Didier BizetDidier Bizet was for many years an art director working in advertising agencies in France and overseas. In 2015, he decided to focus on photography full time. He is naturally drawn to the countries of the former Soviet Bloc “where the melancholy of time meekly submits to the camera”. Between fine art and documentary, photography is a way for him to learn about his surroundings: “It gives me a way in and sometimes answers to my own questions about different societies. It’s not only enjoyable – it’s also necessary for my life experience. The world around me is changing, being modernised and developed, always surprising me. I seek out the curiosities of our modern society in order to understand them.” Right from the outset, he embarked on a long-term project, taking him all over the sprawling transcontinental country of Russia over the course of nine journeys, in search of the melancholic side of life. His work featured in numerous magazines, and in 2018 his book Itinéraire d’une mélancolie was published by Juillet. He continued to return to Russia and Crimea, working on subjects such as the Moscow Metro where he spent six hours a day for two weeks: “The Moscow metro system is a different world; for me, it represents all the complexity of Russia’s history and encapsulates its fragility.” In 2019, he spent time in Ekaterinburg where he documented one of the largest pilgrimages in Russia during which every year between 60,000 and 100,000 pilgrims visit the grave of the last tsar, Nicholas II of Russia. This work appeared in the pages of Le Figaro Magazine. Still in the East, Didier Bizet twice visited the shores of the shrinking Aral Sea in Kazakhstan to document the – temporary – return of the water to the Small Aral Sea. This series was picked up by multiple publications, including the French, Finnish and Russian editions of GEO magazine and the German magazine Stern. Didier Bizet is a graduate of the Beaux-Arts de Paris and has a degree in art history. In 2020, he received a Sony Award for his much-published series Baby Boom, which was then screened at the International Festival of Photojournalism 2020 in Perpignan. That same year, he founded his publishing house Revelatœr, which now has five titles in its catalogue.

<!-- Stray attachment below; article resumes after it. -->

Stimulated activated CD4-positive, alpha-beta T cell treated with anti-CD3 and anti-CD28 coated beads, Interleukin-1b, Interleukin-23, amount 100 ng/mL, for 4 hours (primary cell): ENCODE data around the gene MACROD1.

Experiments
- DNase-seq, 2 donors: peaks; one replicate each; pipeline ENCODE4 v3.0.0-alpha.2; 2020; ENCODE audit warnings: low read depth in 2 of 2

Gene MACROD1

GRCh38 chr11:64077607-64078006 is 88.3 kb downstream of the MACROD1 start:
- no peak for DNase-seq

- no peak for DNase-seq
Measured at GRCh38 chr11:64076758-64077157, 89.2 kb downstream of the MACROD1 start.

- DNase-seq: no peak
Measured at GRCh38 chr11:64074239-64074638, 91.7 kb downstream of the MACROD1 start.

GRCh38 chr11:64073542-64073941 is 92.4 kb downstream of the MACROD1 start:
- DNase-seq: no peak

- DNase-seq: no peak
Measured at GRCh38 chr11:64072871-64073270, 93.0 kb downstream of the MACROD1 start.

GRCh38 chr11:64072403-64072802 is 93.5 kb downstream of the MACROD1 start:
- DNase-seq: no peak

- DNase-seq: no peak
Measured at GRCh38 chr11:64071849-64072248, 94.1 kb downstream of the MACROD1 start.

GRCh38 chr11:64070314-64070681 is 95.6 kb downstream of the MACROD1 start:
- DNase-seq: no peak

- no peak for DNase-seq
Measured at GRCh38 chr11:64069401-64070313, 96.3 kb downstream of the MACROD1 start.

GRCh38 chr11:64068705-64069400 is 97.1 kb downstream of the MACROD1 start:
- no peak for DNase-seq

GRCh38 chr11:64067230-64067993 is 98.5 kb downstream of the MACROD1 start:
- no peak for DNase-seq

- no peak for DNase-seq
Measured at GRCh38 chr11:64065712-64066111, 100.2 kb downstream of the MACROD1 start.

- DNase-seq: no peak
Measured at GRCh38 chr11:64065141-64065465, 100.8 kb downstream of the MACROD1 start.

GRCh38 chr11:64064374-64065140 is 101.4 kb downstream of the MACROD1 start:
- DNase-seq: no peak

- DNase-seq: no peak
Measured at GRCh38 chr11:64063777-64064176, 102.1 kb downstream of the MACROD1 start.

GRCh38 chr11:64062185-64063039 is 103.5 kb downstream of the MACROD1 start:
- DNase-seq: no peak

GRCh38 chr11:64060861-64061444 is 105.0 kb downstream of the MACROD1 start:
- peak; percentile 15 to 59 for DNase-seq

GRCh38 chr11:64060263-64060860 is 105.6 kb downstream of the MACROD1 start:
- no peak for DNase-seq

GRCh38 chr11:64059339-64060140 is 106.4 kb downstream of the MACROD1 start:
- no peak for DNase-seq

We were introduced to Didier Bizet and his work in 2022 through his report on the Order of Malta’s mobile medical unit in Lebanon.Didier Bizet, “Lebanon: healthcare takes to the road”, Humanitarian Alternatives, no. 19, March 2022, pp. 112–129, … Continue reading This time he takes us to Ghana to teach us about Nzulezu, a stilt village founded in the 14th century by refugees fleeing the wars of the old Ghana Empire (now modern-day southeast Mauritania and western Mali). Nzulezu comes from the Nzema language and means “water surface”, although some inhabitants also translate the word to mean “those who live on water”. Built in the middle of lagoons, between two almost impenetrable jungles, it has long provided an ideal protection from external attack. Today, Nzulezu has a population of about 500 people, all members of the seven families who inhabit the village. From day one, the villagers have subsisted on fishing and farming, as well as distilling a local gin. All daily activities, like school or religious services, take place on the lake. In Nzulezu, the community and nature are essential for survival in this incredible ecosystem straddling the modern world and traditional values. Despite its candidacy for inscription as an official UNESCO World Heritage Site, tourism provides too little income for locals, and the water level rising during heavy rains means they are constantly having to maintain their stilt houses. Although the State absolves itself of any responsibility to preserve this historic village, it does keep a tight grip on all donations from non-governmental organisations (NGO), to such an extent that many of them are deterred from taking action in the field. Thankfully, a brilliant local Ghanaian network has provided much needed help in recent years, taking a similar approach to that of the NGO Food For All Africa by offering clothing, school supplies and food to the villagers. The difficulty in gaining secure access to food explains in large part why the school dropout rate in Ghana is so high. The village community also does its best to manage waste, which until now has been dumped in the lake. The village chief and elders contacted a company in the region and now every household has its own waste bin. Since then, two groups of volunteers, the Nzulezu Sanitation Club and the Nzulezu Community Cleaners, have been put in charge of properly disposing the village’s rubbish. Didier Bizet takes us into the heart of a Ghanaian village faced with the same questions that our entire world village is trying to answer.
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